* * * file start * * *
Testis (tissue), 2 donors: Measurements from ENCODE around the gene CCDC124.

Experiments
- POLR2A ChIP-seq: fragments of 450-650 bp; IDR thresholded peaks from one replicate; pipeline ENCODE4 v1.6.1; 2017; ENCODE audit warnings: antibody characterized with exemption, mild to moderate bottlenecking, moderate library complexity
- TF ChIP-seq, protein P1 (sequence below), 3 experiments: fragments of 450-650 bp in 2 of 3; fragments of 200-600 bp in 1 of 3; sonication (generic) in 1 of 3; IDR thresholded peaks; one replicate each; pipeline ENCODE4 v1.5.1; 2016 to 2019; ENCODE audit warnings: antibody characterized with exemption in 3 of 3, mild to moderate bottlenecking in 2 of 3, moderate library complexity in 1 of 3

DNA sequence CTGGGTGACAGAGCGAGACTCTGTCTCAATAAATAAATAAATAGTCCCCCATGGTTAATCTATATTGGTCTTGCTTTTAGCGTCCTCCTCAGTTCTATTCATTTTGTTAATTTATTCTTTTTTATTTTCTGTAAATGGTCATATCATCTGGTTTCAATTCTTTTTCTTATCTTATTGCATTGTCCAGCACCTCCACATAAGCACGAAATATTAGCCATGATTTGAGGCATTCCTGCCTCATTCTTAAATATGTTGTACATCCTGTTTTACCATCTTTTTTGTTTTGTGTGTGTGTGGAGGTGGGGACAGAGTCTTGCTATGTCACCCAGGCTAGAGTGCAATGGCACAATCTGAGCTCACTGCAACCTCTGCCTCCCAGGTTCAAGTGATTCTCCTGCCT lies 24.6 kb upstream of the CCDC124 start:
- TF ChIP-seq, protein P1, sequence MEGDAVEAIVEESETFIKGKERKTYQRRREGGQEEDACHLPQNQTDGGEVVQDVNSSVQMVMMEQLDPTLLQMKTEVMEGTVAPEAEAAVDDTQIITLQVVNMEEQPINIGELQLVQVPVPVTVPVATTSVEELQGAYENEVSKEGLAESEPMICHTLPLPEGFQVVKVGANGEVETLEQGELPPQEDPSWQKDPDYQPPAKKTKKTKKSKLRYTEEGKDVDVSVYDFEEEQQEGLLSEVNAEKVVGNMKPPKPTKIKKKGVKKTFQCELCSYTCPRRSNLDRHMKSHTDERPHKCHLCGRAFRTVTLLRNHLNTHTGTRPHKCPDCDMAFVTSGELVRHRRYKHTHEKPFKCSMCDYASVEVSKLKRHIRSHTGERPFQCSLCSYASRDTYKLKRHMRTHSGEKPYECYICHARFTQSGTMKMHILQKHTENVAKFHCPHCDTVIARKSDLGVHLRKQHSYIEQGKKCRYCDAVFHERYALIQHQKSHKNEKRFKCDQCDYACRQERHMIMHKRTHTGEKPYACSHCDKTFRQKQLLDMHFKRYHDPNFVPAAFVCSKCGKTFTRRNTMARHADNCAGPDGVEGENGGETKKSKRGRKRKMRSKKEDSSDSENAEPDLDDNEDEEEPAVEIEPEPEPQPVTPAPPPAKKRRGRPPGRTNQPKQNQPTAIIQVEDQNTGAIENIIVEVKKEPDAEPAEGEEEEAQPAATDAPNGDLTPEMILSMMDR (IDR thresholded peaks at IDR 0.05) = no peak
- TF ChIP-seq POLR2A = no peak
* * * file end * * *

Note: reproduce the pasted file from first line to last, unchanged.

Testis (tissue), 2 donors: Measurements from ENCODE around the gene CCDC124.

Experiments
- POLR2A ChIP-seq: fragments of 450-650 bp; IDR thresholded peaks from one replicate; pipeline ENCODE4 v1.6.1; 2017; ENCODE audit warnings: antibody characterized with exemption, mild to moderate bottlenecking, moderate library complexity
- TF ChIP-seq, protein P1 (sequence below), 3 experiments: fragments of 450-650 bp in 2 of 3; fragments of 200-600 bp in 1 of 3; sonication (generic) in 1 of 3; IDR thresholded peaks; one replicate each; pipeline ENCODE4 v1.5.1; 2016 to 2019; ENCODE audit warnings: antibody characterized with exemption in 3 of 3, mild to moderate bottlenecking in 2 of 3, moderate library complexity in 1 of 3

DNA sequence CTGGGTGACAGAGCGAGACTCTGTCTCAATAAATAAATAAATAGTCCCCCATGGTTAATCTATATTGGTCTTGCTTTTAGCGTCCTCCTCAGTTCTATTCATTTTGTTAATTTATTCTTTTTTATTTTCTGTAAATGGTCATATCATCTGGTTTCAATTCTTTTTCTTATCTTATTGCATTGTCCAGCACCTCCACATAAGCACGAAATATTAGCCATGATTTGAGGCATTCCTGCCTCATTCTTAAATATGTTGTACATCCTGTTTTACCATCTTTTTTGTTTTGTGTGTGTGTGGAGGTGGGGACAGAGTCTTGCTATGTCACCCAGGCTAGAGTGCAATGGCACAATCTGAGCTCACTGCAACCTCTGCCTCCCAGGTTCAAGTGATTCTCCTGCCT lies 24.6 kb upstream of the CCDC124 start:
- TF ChIP-seq, protein P1, sequence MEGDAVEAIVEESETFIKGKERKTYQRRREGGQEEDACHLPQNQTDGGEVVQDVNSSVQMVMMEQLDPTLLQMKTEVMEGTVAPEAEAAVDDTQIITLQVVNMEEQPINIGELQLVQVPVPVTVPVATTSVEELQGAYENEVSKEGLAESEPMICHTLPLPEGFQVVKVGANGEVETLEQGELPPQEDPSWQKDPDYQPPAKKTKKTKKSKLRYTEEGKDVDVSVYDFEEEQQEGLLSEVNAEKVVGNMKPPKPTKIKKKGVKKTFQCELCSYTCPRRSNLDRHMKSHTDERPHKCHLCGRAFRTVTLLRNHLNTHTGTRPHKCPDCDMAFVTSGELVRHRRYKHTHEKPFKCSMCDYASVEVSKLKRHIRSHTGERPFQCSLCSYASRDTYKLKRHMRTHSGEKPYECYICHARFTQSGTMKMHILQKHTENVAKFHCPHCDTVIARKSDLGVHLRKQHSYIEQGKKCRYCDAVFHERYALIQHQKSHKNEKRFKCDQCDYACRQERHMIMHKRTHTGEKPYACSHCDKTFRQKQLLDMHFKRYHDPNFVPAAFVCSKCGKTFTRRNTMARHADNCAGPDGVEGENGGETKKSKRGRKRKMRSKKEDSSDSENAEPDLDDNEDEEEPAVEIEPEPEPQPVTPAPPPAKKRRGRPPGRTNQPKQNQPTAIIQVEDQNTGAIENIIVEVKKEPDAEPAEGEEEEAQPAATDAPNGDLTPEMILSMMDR (IDR thresholded peaks at IDR 0.05) = no peak
- TF ChIP-seq POLR2A = no peak